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Rush University scientists examine possible psychological cause of arthritis pain

December 28, 2012

Staying physically active is an important part of a healthy lifestyle for seniors, but conditions such as osteoarthritis can make it difficult to do so. Understanding how osteoarthritis works can help scientists devise effective treatments, and researchers from Rush University Medical Center in Chicago believe they may have uncovered a new method of addressing the common condition.

The research team, which was joined by scientists from Northwestern University, was interested in the neurological source of the pain caused by osteoarthritis. They monitored the physical effects of the condition in mice as well as the corresponding activity in the neurons. The study leaders say that their findings could open new paths to reduce the pain because previous research has largely been focused on other areas.

"Clinically, scientists have focused on trying to understand how cartilage and joints degenerate in osteoarthritis," said Dr. Anne-Marie Malfait, an associated professor of biochemistry and internal medicine at Rush. "But no one knows why it hurts."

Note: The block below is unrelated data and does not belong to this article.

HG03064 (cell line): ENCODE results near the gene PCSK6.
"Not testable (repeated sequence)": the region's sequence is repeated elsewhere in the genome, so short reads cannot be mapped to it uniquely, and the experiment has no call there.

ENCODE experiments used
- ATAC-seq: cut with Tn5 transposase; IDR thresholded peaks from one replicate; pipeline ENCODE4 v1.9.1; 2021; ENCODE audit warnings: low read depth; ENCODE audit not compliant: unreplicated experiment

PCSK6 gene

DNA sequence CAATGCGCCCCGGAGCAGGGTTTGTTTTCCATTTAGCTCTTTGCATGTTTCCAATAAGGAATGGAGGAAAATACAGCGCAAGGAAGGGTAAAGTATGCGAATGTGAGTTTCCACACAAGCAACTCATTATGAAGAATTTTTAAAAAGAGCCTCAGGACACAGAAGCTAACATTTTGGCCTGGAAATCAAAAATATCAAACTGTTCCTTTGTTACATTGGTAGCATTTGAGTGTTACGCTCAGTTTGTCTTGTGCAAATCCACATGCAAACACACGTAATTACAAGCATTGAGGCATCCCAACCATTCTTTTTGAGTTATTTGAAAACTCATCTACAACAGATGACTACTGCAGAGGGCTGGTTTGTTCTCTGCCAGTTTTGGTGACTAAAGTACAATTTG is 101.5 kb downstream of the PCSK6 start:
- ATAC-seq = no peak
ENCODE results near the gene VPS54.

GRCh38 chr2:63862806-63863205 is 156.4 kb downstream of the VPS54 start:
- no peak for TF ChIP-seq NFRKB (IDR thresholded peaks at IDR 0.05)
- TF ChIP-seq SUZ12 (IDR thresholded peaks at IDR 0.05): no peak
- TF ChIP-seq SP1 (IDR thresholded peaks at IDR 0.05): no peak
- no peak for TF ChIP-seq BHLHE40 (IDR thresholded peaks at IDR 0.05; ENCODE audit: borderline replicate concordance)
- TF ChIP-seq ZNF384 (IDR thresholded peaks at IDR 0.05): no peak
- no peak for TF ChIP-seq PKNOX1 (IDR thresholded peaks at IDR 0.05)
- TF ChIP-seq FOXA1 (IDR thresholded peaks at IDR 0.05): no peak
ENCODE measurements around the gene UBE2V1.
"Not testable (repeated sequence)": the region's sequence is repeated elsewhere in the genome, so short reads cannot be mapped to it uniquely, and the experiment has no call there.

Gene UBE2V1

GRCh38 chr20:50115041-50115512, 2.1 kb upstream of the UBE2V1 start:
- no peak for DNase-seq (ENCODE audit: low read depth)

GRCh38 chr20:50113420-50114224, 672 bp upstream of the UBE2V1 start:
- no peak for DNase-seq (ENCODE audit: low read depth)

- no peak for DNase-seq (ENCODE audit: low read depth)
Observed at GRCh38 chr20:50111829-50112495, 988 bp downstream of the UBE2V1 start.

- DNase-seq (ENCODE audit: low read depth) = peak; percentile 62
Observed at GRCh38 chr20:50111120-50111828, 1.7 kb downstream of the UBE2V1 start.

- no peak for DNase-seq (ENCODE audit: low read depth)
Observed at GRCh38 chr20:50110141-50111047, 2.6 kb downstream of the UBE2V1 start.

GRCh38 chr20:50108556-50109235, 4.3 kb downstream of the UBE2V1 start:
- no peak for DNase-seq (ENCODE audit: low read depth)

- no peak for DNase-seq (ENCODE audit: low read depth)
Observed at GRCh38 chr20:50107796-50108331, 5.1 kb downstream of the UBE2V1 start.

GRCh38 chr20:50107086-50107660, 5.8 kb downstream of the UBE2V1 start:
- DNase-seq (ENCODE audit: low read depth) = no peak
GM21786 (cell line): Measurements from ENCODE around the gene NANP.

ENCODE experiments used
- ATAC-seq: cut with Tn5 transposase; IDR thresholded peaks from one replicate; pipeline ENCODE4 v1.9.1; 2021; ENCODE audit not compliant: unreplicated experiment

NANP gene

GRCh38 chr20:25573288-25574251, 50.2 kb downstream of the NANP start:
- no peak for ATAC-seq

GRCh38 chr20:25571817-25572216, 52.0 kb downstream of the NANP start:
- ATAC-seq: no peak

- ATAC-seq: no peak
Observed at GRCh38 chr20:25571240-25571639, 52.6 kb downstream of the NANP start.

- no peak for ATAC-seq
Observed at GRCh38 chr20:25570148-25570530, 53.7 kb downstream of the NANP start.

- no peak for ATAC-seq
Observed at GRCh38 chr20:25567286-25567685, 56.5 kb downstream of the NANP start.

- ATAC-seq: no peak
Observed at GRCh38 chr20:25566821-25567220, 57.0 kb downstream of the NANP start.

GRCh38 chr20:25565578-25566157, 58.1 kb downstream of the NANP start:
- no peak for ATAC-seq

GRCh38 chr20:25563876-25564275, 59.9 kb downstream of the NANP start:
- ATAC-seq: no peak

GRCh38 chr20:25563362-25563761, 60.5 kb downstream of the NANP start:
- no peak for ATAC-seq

Though the research marks a breakthrough in helping understand the psychological root of arthritis pain, there is still considerable work to be done until new treatments can be developed. However, there are currently methods available to help the approximately 27 million older adults with arthritis enjoy senior living.

Exercise has proven to be one of the most effective ways to reduce arthritis pain. It may seem difficult to stay active with discomfort, but gentle exercises such as range of motion activities and strength building workouts can improve flexibility and increase bone strength. Aerobic exercise, even something as light as walking, can help as well, according to the Mayo Clinic.